At the moment, the answer lies somewhere in between business as usual and escalation. While maritime surveillance and aerial observation flights by all sides are normal and to be expected, there have been some developments over the last few years that have indicated an increased focus in the Asia-Pacific region and a flirtation with escalating tension in the region. It goes without saying that tensions in the South China Sea have been building for some time now between China and its neighbors, including the Philippines, Vietnam, Malaysia and Brunei, all of which claim the Spratly Islands. The United States does not claim the islands or reefs in this disputed area, but it has a shared interest in ensuring that the region remains open to free vessel transit and that it is not dominated by one regional power given that the multiple overlapping claims by neighboring countries could lead to a war.
In addition to being in the middle of international shipping routes, the South China Sea has significant natural resources, including fisheries and oil/natural gas deposits. Most of the natural islands in the region, including the Spratly Islands, are far from the southern part of mainland China and lie closer to the coasts of the Philippines, Vietnam, Malaysia and Brunei. However, over the last few years, China has aggressively increased its activity in the region in an apparent attempt to lay claim to these resources. The Chinese PLAN, Coast Guard and civilian fishing fleet have been involved in regular standoffs and minor skirmishes with regional neighbors. The Chinese government has begun to occupy previously uninhabited reefs in the region and has essentially terraformed them into artificial islands capable of sustaining military airstrips and bases, claiming that these man-made islands are sovereign Chinese territory with the territorial water and natural resource rights that accompany sovereign land.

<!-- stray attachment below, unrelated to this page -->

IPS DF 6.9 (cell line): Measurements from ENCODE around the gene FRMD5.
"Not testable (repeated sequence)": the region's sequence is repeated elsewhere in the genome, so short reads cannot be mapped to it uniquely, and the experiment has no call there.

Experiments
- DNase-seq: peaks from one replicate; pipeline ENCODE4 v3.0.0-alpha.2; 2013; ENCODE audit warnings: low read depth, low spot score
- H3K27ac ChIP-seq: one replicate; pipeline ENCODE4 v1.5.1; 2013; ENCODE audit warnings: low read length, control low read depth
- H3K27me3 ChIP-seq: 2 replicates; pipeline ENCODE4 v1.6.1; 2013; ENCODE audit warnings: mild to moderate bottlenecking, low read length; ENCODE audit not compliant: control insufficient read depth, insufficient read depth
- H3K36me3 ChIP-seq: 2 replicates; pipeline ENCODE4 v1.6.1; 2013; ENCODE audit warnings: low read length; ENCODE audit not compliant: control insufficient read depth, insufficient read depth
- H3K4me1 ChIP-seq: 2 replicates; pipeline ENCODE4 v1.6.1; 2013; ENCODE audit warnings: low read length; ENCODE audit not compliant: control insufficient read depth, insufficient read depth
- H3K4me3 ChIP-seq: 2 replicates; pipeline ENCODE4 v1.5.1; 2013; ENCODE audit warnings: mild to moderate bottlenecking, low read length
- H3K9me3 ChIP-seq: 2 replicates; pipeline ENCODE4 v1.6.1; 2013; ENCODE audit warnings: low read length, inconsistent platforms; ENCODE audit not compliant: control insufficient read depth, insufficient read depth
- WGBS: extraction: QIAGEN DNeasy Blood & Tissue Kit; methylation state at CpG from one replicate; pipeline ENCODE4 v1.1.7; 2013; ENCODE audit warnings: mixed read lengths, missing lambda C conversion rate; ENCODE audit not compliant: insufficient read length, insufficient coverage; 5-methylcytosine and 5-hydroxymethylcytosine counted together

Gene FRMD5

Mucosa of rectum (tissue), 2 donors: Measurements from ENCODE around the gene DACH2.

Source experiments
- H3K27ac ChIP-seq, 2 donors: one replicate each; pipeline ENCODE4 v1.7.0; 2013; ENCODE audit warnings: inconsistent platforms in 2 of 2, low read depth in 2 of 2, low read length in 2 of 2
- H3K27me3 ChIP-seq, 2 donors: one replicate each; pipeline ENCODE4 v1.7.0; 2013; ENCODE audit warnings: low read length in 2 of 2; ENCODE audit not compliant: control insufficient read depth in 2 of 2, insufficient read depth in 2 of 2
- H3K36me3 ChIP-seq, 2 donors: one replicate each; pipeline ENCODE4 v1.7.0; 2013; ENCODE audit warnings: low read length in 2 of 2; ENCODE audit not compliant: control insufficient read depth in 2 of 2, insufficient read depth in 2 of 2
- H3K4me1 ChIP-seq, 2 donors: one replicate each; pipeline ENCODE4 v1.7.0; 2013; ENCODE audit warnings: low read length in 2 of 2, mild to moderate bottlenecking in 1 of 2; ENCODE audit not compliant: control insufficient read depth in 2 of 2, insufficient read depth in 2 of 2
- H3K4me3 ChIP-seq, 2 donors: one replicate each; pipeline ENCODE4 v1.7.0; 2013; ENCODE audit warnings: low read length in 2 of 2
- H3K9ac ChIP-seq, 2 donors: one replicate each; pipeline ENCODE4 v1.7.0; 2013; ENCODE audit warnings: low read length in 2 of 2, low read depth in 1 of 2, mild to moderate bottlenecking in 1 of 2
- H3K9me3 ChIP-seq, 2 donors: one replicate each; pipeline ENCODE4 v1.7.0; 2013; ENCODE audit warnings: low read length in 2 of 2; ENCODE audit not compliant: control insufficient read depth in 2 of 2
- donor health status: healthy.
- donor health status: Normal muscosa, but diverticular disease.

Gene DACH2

Partially in response to China’s military buildup and expansion in the region, the United States has refocused more recently in the Asia-Pacific region than it has in the last two decades. An example of this is improved interoperability and increased training with regional allies, most notably the Philippines and Australia. Another example is a more aggressive policy of challenging Chinese actions with reactions, as evidenced by this week’s visit of a Chinese-occupied reef in the South China Sea by the USS Lassen. China, quick to capitalize on an opportunity to criticize the United States, has decried the American destroyer’s presence in the South China Sea as a provocation and an illegal violation of China’s territorial integrity, but the reality is that the USS Lassen was not much closer to China’s man-made island than the Chinese flotilla was to the coast of Alaska a month ago.
The recent visits by the PLAN to the Alaska coast and the USS Lassen to Subi Reef are nothing more than an ongoing part of the status quo. Despite media sensationalism, both visits were conducted in professional manners and neither represented a sincere threat or surprise. The threat of escalation lies not in periodic, predictable tit-for-tat surveillance and public relations victories. Escalation in this context is more worrisome in the aggressive territorial expansion of a regional superpower that seems to be capable of creating man-made islands out of uninhabited rocks that are thousands of kilometers off shore. In so doing, China is literally pioneering a new form of military and colonial expansion in that it is creating land out of the ocean – land that did not previously exist, and is then using this land to lay claim to the area’s natural resources and sovereignty.